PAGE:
Bass Drum Pedal

The bass drum pedal or kick pedal is a very important part of the kit. Whilst they can be played without adjustment, it is possible to change the angle of the footplate, the speed of response via the spring and the length of the beater rod. The pedal should feel responsive, easy to play and the beater should strike on the centre line of the drum. To avoid damaging the wooden hoop of the bass drum, make sure a small piece of rubber is fitted where the pedal meets the drum. There are a few different techniques you can choose to play the bass drum - a great drum teacher will be able to talk you through these in your drum lessons. Heel up, heel down and foot and leg are just a few of the approaches you could implement to harness the full power of your leg muscles and make a deep, rich sound.

Making a Decision

Some stores will sell a beginner kit which includes the full kit (snare, toms, bass drum), hardware (all stands and pedals), as well as cymbals. Other stores will sell the kit and the cymbals separately. It’s worth going into different shops and seeing what they have available. A lot of drummers choose to buy kit separate to hardware so they can get exactly the sound they want from each part of the kit, especially with regards to cymbals. It's worth consulting your drum tutor in your drum lessons in London so you definitely make the right choice!

Learning Your First Rhythms

When first starting drum lessons in Wolverhampton, it's important to remember: it’s better to do a simple beat well than a complex one badly. There is a lot of coordination involved with playing the drums which is what makes the instrument so difficult. When you’re learning your first beats/grooves, try to really focus on hitting everything at the right time. Start slow and simple, then you can build up to more complex, faster beats.

Sitting at the Kit

Posture is important when playing any musical instrument, but particularly important when playing the drums as you are sitting down for long periods of time. Your drum tutor will cover this in your drum lessons, but here are a couple of tips to get you started:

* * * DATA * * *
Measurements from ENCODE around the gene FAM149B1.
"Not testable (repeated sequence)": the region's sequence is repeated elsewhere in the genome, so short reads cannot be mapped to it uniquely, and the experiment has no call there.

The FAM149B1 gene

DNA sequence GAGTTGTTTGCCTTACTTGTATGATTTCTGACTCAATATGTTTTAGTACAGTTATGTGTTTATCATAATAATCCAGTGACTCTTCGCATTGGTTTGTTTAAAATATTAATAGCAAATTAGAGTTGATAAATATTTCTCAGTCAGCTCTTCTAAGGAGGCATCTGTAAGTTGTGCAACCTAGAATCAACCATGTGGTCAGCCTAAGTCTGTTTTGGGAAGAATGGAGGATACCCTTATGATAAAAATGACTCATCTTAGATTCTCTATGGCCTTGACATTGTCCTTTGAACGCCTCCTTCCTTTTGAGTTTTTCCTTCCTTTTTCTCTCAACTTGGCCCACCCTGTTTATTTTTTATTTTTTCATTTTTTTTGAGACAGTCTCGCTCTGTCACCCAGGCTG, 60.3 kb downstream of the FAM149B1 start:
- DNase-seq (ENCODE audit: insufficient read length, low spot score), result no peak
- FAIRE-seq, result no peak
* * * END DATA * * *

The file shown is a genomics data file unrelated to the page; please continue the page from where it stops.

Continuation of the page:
• The chair should be set so your thighs are completely horizontal.
  • The snare drum can be adjusted quite easily and should be around the same height as your belt.
  • The hi-hat should be higher than the snare drum - so much so that you could play with crossed hands - right hand on the hi-hat and left hand on the snare drum.
  • The toms should be adjusted so they stand at an angle where you are able to reach them without having to turn your arms.
  • The cymbals should be at a distance where you can reach them easily. Angling them is also important - they can be easily damaged by overloading them. They should not be horizontal but instead, be at a slight angle pointing towards the drummer's belly button.

This is a great starting point to work from - learn more with some drum lessons in Wolverhampton.

Practise Tips

Practising between your drum lessons in Wolverhampton is vital - but daunting. Just think of practising a musical instrument a bit like starting to go to the gym: when you first go, you can’t lift the heaviest weight - you have to work your way up gradually! It's the same idea with music. For the first couple of months, try practising for 15-20 mins a day. After 6 months, try increasing to 30 mins a day. After a year of playing, maybe try an hour a day. It's better to practise regularly for shorter amounts of time than playing for hours on one day, then not being able to do play for the rest of the week. You don't want to injure yourself, or tire yourself out! Little and often develops your technique and helps you build movement memory.